There are men who prey on unprotected young women, so the idea is to convey the idea that you are indeed protected, either by locals or by your own forthright temper. And unless you lie like a trooper by nature, lying is just going to make you feel more uncomfortable. So instead of making up lies, practice saying "Why do you want to know?" to any question that makes you feel uncomfortable. There is also, "No, thank you. I prefer my own company today." And there is also the ever-handy mobile phone, which you can whip out at a moment's notice and say "Excuse me, I must call my friend now. Good-bye." That friend could be the desk clerk at your hotel, come to think of it. I am sure a desk clerk's dull day would be enlivened by pleas for help.
Imaginary Desk Clerk: Let me talk to him.
You: The desk clerk wants to talk to you.
Stranger: To me?
Stranger (takes mobile): Hello?
Imaginary Desk Clerk (in Foreign): Give the phone back to our guest and ****ing leave her right now or I will call the cops.
Don't forget to tip your imaginary desk clerk afterwards and write a note to his boss saying how marvellous he/she is. Of course, you do run the risk of Mr Weird running away with your mobile. Hmm. Well, judgement call.
Travelling in social comfort is very much a balancing act for me. To tell you the truth, I prefer to travel alone and have to work very hard not to be beastly to travel companions. Travel companions tend to talk when I want to look at the sights and listen to the locals. But I don't like never having anyone to talk to. Therefore, what I like best is travelling by myself to visit friends abroad.
I am (I hope) an easy guest because I don't expect my friends to entertain me much but just to chat between their ordinary tasks, e.g. during meals. I prefer just to wander about looking at things and listening to people or sit with a cup of coffee staring at things or people and writing all about them in my notebook.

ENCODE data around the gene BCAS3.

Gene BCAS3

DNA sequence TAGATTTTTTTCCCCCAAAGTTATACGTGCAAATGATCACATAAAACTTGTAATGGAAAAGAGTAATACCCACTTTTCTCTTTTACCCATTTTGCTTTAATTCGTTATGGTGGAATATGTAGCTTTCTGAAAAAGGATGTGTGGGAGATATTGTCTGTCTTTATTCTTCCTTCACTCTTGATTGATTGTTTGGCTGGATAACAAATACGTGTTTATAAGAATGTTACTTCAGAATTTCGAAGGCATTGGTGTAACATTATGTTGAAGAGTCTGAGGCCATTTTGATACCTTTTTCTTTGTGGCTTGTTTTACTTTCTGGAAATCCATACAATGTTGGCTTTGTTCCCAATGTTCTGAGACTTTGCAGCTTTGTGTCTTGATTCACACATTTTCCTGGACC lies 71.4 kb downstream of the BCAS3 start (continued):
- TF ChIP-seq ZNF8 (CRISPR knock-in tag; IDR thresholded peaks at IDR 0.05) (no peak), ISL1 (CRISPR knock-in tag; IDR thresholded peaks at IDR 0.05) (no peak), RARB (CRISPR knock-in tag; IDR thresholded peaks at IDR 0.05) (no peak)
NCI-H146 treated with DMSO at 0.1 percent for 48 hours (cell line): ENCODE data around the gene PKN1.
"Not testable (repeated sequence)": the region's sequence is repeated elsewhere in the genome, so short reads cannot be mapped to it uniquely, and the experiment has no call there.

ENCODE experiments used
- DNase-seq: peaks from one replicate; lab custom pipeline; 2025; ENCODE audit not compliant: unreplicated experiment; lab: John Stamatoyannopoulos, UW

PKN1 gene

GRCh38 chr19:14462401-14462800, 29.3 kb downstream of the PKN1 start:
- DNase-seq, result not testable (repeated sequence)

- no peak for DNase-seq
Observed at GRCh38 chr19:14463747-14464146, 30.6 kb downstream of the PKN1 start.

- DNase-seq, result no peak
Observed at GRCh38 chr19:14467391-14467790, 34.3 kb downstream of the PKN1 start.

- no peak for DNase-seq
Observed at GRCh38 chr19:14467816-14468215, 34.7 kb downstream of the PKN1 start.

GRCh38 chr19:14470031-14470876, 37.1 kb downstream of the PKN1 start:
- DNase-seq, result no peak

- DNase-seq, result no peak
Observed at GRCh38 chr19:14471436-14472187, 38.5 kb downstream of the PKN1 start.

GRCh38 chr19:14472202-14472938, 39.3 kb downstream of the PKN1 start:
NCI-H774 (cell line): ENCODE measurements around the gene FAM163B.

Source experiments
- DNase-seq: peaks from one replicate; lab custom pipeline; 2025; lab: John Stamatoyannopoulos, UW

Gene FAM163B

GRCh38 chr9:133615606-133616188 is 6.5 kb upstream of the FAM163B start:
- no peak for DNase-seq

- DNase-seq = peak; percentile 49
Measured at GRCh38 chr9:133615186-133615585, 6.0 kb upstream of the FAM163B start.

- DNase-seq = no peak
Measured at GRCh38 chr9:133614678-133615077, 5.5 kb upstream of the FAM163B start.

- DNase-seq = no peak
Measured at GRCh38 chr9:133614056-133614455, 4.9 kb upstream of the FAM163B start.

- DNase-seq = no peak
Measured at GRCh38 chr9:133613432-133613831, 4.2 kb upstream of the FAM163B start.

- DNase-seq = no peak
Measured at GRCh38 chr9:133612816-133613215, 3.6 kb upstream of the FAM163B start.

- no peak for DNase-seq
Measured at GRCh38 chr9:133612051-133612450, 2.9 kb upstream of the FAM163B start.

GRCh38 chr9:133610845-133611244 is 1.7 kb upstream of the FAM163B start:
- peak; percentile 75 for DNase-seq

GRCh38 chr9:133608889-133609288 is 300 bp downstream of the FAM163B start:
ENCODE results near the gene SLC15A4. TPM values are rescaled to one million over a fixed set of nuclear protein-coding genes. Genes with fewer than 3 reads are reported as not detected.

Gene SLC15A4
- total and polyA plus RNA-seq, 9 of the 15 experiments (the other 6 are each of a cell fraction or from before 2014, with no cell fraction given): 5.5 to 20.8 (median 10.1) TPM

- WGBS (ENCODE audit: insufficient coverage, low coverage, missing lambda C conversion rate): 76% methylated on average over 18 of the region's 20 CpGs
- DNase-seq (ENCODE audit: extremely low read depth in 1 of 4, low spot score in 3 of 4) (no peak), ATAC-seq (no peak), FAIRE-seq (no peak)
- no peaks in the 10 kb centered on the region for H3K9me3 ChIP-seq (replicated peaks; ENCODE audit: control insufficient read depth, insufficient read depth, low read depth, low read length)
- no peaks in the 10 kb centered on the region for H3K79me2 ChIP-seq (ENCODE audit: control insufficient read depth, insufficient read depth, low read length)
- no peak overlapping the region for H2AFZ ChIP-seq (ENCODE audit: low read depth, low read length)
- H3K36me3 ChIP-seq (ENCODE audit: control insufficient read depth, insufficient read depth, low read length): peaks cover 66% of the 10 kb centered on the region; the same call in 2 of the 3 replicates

Oh, and that reminds me. Because I have never been very good at making friends "on the road" but feel lonely without conversation, I prefer some structure built into my trips. For people like me, I recommend travelling abroad to take a class. It could be a language class. It could be a cooking class. But whatever class it was, you would meet regularly with a group, but be free to spend your time as you wish.
I would love to go to Krakow or Warsaw and take an intensive, month-long Polish course. I would LOVE it. But I can't. I can't because (A) I'm married and (B) we don't have the money to cater to such mad whims. Married ladies, even married ladies without 9-5 jobs or children, simply do not have the freedom of Single women. And this is why, once again, I encourage Single women to travel as soon as they can.
Update: But don't be stupid or naive about it. If you live in a western country, you may have been told again and again not to be prejudiced against people who look different from you. However, people who do not live in western countries are not necessarily told this noble sentiment. In fact, often they are told rather the opposite. And many countries that are advertised as wonderful travel destinations are in fact really very very dangerous indeed, especially to young women travelling alone.
These include Mexico and Egypt. In big European cities, avoid suburbs teeming with resentful migrants or perpetually unemployed natives. (This includes the outskirts of Edinburgh,) While planning your trip, don't just read travel guides. Read the news. Avoid Egypt, especially Cairo, especially right now. Go to places whose culture you are most likely to understand.
For most of my readers, this is going to mean Europe and English-speaking countries outside Africa and Asia (e.g. England, Ireland, Canada, USA, Australia, New Zealand). As you get older and more travel-savvy, then perhaps you might want to go further afield on your own.